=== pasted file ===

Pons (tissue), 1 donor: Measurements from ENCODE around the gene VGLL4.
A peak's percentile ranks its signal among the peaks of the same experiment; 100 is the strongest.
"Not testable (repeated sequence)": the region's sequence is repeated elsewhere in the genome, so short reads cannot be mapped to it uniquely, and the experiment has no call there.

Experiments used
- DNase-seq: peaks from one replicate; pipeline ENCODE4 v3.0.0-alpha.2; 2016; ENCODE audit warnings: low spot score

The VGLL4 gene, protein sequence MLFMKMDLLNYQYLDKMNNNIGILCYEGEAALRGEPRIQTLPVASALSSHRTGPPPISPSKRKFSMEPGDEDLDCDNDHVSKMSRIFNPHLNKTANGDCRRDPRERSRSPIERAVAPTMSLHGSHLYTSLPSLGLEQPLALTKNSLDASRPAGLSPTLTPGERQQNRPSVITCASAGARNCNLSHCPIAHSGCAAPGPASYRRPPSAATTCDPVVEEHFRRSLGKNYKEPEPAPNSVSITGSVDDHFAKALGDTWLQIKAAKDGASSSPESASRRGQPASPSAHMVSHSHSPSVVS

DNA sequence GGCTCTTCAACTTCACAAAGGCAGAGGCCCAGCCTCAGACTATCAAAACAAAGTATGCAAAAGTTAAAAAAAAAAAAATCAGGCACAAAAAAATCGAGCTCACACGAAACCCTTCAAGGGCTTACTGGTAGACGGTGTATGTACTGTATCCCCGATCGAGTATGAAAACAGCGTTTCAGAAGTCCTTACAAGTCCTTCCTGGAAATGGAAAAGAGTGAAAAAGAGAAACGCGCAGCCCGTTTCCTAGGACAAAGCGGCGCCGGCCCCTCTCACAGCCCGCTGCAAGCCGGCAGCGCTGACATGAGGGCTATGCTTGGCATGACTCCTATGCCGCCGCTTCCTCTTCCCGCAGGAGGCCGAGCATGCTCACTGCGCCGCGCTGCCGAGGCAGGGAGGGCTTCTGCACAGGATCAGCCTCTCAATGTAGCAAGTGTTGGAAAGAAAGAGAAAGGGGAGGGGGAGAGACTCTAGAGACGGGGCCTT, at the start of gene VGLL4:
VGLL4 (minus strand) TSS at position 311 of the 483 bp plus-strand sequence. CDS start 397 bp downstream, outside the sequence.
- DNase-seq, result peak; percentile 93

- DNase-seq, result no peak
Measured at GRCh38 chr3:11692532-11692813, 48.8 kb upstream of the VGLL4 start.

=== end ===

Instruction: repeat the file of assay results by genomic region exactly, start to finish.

Pons (tissue), 1 donor: Measurements from ENCODE around the gene VGLL4.
A peak's percentile ranks its signal among the peaks of the same experiment; 100 is the strongest.
"Not testable (repeated sequence)": the region's sequence is repeated elsewhere in the genome, so short reads cannot be mapped to it uniquely, and the experiment has no call there.

Experiments used
- DNase-seq: peaks from one replicate; pipeline ENCODE4 v3.0.0-alpha.2; 2016; ENCODE audit warnings: low spot score

The VGLL4 gene, protein sequence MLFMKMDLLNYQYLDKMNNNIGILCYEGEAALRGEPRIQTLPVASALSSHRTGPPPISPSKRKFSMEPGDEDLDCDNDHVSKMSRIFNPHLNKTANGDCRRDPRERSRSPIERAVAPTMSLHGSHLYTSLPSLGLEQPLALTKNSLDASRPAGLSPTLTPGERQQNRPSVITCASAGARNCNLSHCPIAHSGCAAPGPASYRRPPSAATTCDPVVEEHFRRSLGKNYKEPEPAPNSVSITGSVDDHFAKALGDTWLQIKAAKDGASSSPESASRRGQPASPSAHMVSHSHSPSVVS

DNA sequence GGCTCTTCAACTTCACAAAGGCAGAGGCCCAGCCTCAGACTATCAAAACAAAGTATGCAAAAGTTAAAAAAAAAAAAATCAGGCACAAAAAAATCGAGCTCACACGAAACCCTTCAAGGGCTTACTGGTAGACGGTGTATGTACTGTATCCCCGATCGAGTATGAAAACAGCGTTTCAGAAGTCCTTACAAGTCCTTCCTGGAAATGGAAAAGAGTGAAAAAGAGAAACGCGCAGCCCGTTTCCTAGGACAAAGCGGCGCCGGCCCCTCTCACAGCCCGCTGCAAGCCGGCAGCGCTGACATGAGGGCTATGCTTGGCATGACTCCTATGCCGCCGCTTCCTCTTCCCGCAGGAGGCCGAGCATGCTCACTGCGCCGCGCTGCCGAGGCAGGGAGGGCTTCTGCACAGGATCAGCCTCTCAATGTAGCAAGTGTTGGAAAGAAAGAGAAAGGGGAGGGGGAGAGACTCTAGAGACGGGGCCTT, at the start of gene VGLL4:
VGLL4 (minus strand) TSS at position 311 of the 483 bp plus-strand sequence. CDS start 397 bp downstream, outside the sequence.
- DNase-seq, result peak; percentile 93

- DNase-seq, result no peak
Measured at GRCh38 chr3:11692532-11692813, 48.8 kb upstream of the VGLL4 start.